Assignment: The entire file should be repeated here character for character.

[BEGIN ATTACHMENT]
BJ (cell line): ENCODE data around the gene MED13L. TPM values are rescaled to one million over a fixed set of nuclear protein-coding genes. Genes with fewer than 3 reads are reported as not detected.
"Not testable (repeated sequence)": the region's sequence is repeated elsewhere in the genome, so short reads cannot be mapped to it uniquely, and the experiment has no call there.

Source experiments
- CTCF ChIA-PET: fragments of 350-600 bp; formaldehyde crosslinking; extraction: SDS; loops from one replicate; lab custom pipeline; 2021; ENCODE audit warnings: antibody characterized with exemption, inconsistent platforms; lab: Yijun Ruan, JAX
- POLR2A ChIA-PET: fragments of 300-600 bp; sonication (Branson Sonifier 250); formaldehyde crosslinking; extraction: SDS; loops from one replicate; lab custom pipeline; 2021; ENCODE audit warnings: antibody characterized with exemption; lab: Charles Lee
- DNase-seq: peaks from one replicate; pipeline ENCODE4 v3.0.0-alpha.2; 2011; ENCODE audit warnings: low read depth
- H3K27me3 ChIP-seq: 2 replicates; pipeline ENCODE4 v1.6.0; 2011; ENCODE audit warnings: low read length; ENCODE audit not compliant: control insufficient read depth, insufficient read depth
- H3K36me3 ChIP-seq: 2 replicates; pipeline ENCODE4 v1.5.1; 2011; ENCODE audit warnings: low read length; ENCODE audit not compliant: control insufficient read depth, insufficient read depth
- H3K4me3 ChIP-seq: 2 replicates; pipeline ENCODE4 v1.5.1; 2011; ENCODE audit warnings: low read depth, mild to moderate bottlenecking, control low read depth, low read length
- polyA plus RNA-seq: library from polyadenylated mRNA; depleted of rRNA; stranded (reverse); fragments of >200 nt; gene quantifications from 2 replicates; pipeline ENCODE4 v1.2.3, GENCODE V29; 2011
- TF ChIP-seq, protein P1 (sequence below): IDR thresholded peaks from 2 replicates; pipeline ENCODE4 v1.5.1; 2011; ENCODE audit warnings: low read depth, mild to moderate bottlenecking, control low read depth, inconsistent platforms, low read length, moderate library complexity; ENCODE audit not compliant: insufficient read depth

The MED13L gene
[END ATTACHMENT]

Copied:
BJ (cell line): ENCODE data around the gene MED13L. TPM values are rescaled to one million over a fixed set of nuclear protein-coding genes. Genes with fewer than 3 reads are reported as not detected.
"Not testable (repeated sequence)": the region's sequence is repeated elsewhere in the genome, so short reads cannot be mapped to it uniquely, and the experiment has no call there.

Source experiments
- CTCF ChIA-PET: fragments of 350-600 bp; formaldehyde crosslinking; extraction: SDS; loops from one replicate; lab custom pipeline; 2021; ENCODE audit warnings: antibody characterized with exemption, inconsistent platforms; lab: Yijun Ruan, JAX
- POLR2A ChIA-PET: fragments of 300-600 bp; sonication (Branson Sonifier 250); formaldehyde crosslinking; extraction: SDS; loops from one replicate; lab custom pipeline; 2021; ENCODE audit warnings: antibody characterized with exemption; lab: Charles Lee
- DNase-seq: peaks from one replicate; pipeline ENCODE4 v3.0.0-alpha.2; 2011; ENCODE audit warnings: low read depth
- H3K27me3 ChIP-seq: 2 replicates; pipeline ENCODE4 v1.6.0; 2011; ENCODE audit warnings: low read length; ENCODE audit not compliant: control insufficient read depth, insufficient read depth
- H3K36me3 ChIP-seq: 2 replicates; pipeline ENCODE4 v1.5.1; 2011; ENCODE audit warnings: low read length; ENCODE audit not compliant: control insufficient read depth, insufficient read depth
- H3K4me3 ChIP-seq: 2 replicates; pipeline ENCODE4 v1.5.1; 2011; ENCODE audit warnings: low read depth, mild to moderate bottlenecking, control low read depth, low read length
- polyA plus RNA-seq: library from polyadenylated mRNA; depleted of rRNA; stranded (reverse); fragments of >200 nt; gene quantifications from 2 replicates; pipeline ENCODE4 v1.2.3, GENCODE V29; 2011
- TF ChIP-seq, protein P1 (sequence below): IDR thresholded peaks from 2 replicates; pipeline ENCODE4 v1.5.1; 2011; ENCODE audit warnings: low read depth, mild to moderate bottlenecking, control low read depth, inconsistent platforms, low read length, moderate library complexity; ENCODE audit not compliant: insufficient read depth

The MED13L gene